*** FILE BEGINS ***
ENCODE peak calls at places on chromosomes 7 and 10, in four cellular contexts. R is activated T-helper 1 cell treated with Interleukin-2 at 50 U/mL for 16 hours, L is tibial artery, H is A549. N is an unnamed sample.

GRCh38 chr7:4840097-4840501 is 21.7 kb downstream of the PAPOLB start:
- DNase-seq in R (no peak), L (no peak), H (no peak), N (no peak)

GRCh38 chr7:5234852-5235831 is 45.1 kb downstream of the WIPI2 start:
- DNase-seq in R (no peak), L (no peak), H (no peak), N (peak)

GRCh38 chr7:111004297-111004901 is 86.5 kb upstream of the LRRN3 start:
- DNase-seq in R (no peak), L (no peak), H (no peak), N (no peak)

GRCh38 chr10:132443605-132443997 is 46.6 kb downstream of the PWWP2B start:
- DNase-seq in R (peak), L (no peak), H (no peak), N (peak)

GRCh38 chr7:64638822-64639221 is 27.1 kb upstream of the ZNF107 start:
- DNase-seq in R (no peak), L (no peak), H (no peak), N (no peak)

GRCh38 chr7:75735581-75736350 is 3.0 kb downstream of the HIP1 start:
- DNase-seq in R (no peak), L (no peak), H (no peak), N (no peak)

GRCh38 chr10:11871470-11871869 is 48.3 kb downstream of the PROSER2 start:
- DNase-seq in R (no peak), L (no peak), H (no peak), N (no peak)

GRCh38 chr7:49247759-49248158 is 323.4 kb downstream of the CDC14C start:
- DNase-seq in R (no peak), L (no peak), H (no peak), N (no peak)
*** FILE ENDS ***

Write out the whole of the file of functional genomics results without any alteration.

ENCODE peak calls at places on chromosomes 7 and 10, in four cellular contexts. R is activated T-helper 1 cell treated with Interleukin-2 at 50 U/mL for 16 hours, L is tibial artery, H is A549. N is an unnamed sample.

GRCh38 chr7:4840097-4840501 is 21.7 kb downstream of the PAPOLB start:
- DNase-seq in R (no peak), L (no peak), H (no peak), N (no peak)

GRCh38 chr7:5234852-5235831 is 45.1 kb downstream of the WIPI2 start:
- DNase-seq in R (no peak), L (no peak), H (no peak), N (peak)

GRCh38 chr7:111004297-111004901 is 86.5 kb upstream of the LRRN3 start:
- DNase-seq in R (no peak), L (no peak), H (no peak), N (no peak)

GRCh38 chr10:132443605-132443997 is 46.6 kb downstream of the PWWP2B start:
- DNase-seq in R (peak), L (no peak), H (no peak), N (peak)

GRCh38 chr7:64638822-64639221 is 27.1 kb upstream of the ZNF107 start:
- DNase-seq in R (no peak), L (no peak), H (no peak), N (no peak)

GRCh38 chr7:75735581-75736350 is 3.0 kb downstream of the HIP1 start:
- DNase-seq in R (no peak), L (no peak), H (no peak), N (no peak)

GRCh38 chr10:11871470-11871869 is 48.3 kb downstream of the PROSER2 start:
- DNase-seq in R (no peak), L (no peak), H (no peak), N (no peak)

GRCh38 chr7:49247759-49248158 is 323.4 kb downstream of the CDC14C start:
- DNase-seq in R (no peak), L (no peak), H (no peak), N (no peak)